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Coty Inc. (NYSE:COTY)
Q4 2018 Earnings Conference Call
Aug. 21, 2018, 8:00 a.m. ET

Contents:

  • Prepared Remarks
  • Questions and Answers
  • Call Participants

Prepared Remarks:

Operator

Good morning, ladies and gentlemen. My name is Candace and I'll be your conference operator today. At this time, I would like to welcome everyone to Coty's fiscal fourth quarter 2018 full year results conference call. All lines have been placed on mute to prevent any background noise. After the speakers' remarks, there will be a question and answer session.

As a reminder, this conference call is being recorded today, Tuesday, August 21st. On the calls today are Camillo Pane, Chief Executive Officer and Patrice de Talhouet, Executive Vice President, and Global Chief Financial Officer. Also joining the call is Christina Frank, who recently joined Coty as the Head of Investor Relations.

I would like to remind you that many of the comments today may contain forward-looking statements. Please refer to Coty's press release and the reports filed with the FCC for the company list factors that could cause actual results to differ materially from those forward-looking statements.

All commentary on organic net revenue reflects the comparison of legacy Coty and the P&G Beauty business on a combined net revenue basis at constant currency and in current empire year period excluding the impact of acquisitions and divestitures other than the acquisition of the P&G Beauty business.

In addition, except where noted, the discussion of our financial results and our expectations reflect certain adjustments as specified in the non-GAAP financial measures section of our earnings release. You can find the bridge from GAAP to non-GAAP results in the reconciliation tables in the earnings release. I'll now turn the call over to Mr. Pane.

Camillo Pane -- Chief Executive Officer

Thank you, Candace, and welcome everybody to Coty's fiscal 2018 fourth quarter and full-year conference call. 2018 was a year of good progress for Coty as we stabilized the overall business and continued with our ambitious integration agenda. We have delivered our target of more organic revenue growth and a very healthy improvement in adjusted breaking margins in the second half of the year.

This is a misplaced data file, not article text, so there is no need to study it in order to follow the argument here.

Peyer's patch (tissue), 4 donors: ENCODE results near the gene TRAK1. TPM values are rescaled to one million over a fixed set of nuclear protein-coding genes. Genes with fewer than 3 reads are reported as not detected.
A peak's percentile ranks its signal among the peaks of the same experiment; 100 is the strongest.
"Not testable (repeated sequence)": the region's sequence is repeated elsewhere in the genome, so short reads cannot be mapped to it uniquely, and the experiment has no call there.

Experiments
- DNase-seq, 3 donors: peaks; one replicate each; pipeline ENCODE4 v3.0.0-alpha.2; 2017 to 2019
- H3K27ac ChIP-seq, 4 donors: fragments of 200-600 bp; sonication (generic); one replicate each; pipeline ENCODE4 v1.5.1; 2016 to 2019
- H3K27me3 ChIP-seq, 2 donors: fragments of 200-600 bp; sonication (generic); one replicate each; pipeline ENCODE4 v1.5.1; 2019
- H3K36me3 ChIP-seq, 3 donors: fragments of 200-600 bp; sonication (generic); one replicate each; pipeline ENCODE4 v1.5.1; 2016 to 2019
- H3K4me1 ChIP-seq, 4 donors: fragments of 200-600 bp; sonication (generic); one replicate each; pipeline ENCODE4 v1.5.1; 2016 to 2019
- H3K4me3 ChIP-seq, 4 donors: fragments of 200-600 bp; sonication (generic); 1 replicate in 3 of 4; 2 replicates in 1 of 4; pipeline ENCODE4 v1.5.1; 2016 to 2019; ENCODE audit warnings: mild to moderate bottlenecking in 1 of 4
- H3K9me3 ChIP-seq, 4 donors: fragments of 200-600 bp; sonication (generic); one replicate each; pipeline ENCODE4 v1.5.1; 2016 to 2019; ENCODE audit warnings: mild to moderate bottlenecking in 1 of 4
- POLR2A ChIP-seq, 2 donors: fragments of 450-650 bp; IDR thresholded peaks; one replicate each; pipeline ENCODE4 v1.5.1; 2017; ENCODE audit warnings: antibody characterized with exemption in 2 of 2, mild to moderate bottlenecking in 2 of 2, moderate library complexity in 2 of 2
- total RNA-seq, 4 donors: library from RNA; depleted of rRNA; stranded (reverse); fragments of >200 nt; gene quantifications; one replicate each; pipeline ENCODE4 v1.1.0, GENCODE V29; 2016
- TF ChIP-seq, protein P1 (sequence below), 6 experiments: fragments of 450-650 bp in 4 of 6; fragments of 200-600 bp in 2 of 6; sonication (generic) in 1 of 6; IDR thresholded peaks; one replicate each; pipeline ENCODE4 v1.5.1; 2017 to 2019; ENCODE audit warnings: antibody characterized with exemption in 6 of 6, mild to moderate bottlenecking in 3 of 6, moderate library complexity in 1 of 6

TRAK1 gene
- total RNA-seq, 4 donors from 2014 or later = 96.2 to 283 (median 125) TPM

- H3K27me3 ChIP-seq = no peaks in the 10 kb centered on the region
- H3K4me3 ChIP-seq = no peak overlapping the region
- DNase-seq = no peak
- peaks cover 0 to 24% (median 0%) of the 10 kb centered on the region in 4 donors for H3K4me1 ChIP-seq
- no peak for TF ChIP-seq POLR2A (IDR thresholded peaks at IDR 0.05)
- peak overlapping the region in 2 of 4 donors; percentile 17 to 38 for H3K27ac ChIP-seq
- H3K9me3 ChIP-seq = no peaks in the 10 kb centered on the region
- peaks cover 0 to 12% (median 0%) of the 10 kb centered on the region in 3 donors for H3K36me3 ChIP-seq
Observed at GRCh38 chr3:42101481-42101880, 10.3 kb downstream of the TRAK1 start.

Nevertheless, much remains to be done and I would like to use this call as an opportunity to not just review the results but also remind you of our earnings model and the strategic framework that will guide us going forward. The luxury division, far than all cylinders in fiscal '18 and had a great year with 6% like for like growth driven by strength in all regions and travel retail. The division growth was fueled by the Gucci Bloom and Tiffany launches, strong performance by the Calvin Klein and Philosophy brands, and excellent innovation and recent share gains with the launch of Chronomat and Marc Jacobs Daisy Love.

We particularly excited about the growth in ALMEA with the recent performances in China and Latin America. As you know, we added Burberry to the last year portfolio this year and we're very pleased with the progress to date and confident about the brand's future. Less than nine months after the acquisition of the license, we're launching Burberry Her, a great new fragrance scented on the London vite. We've also made significant progress in bringing the Burberry distribution in-house. In fiscal 2018 will be a year of continuing to normalize customer inventories while gaining the strong growth in emerging markets.